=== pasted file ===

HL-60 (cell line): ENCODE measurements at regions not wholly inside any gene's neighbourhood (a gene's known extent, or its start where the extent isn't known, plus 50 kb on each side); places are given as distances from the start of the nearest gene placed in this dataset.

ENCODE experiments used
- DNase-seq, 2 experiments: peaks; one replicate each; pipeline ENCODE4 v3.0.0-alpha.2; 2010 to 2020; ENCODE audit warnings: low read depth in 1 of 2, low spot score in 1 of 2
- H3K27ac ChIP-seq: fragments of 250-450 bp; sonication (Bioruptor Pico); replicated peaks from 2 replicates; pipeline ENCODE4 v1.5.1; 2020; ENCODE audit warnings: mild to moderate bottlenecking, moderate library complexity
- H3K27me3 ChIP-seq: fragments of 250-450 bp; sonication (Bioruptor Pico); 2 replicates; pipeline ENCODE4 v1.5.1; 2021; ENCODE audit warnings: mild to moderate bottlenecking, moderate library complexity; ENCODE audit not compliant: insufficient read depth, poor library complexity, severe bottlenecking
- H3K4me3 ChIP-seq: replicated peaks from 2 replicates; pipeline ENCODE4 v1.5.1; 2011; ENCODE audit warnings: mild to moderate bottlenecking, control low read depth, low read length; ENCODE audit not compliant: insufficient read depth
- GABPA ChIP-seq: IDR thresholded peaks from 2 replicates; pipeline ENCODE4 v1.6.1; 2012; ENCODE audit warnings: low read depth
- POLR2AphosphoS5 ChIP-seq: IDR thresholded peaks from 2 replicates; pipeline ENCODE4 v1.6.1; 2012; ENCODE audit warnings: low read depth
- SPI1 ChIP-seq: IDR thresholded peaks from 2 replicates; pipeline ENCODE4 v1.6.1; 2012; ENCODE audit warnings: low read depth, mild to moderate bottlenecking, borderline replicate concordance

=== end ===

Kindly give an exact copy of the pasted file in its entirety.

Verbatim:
HL-60 (cell line): ENCODE measurements at regions not wholly inside any gene's neighbourhood (a gene's known extent, or its start where the extent isn't known, plus 50 kb on each side); places are given as distances from the start of the nearest gene placed in this dataset.

ENCODE experiments used
- DNase-seq, 2 experiments: peaks; one replicate each; pipeline ENCODE4 v3.0.0-alpha.2; 2010 to 2020; ENCODE audit warnings: low read depth in 1 of 2, low spot score in 1 of 2
- H3K27ac ChIP-seq: fragments of 250-450 bp; sonication (Bioruptor Pico); replicated peaks from 2 replicates; pipeline ENCODE4 v1.5.1; 2020; ENCODE audit warnings: mild to moderate bottlenecking, moderate library complexity
- H3K27me3 ChIP-seq: fragments of 250-450 bp; sonication (Bioruptor Pico); 2 replicates; pipeline ENCODE4 v1.5.1; 2021; ENCODE audit warnings: mild to moderate bottlenecking, moderate library complexity; ENCODE audit not compliant: insufficient read depth, poor library complexity, severe bottlenecking
- H3K4me3 ChIP-seq: replicated peaks from 2 replicates; pipeline ENCODE4 v1.5.1; 2011; ENCODE audit warnings: mild to moderate bottlenecking, control low read depth, low read length; ENCODE audit not compliant: insufficient read depth
- GABPA ChIP-seq: IDR thresholded peaks from 2 replicates; pipeline ENCODE4 v1.6.1; 2012; ENCODE audit warnings: low read depth
- POLR2AphosphoS5 ChIP-seq: IDR thresholded peaks from 2 replicates; pipeline ENCODE4 v1.6.1; 2012; ENCODE audit warnings: low read depth
- SPI1 ChIP-seq: IDR thresholded peaks from 2 replicates; pipeline ENCODE4 v1.6.1; 2012; ENCODE audit warnings: low read depth, mild to moderate bottlenecking, borderline replicate concordance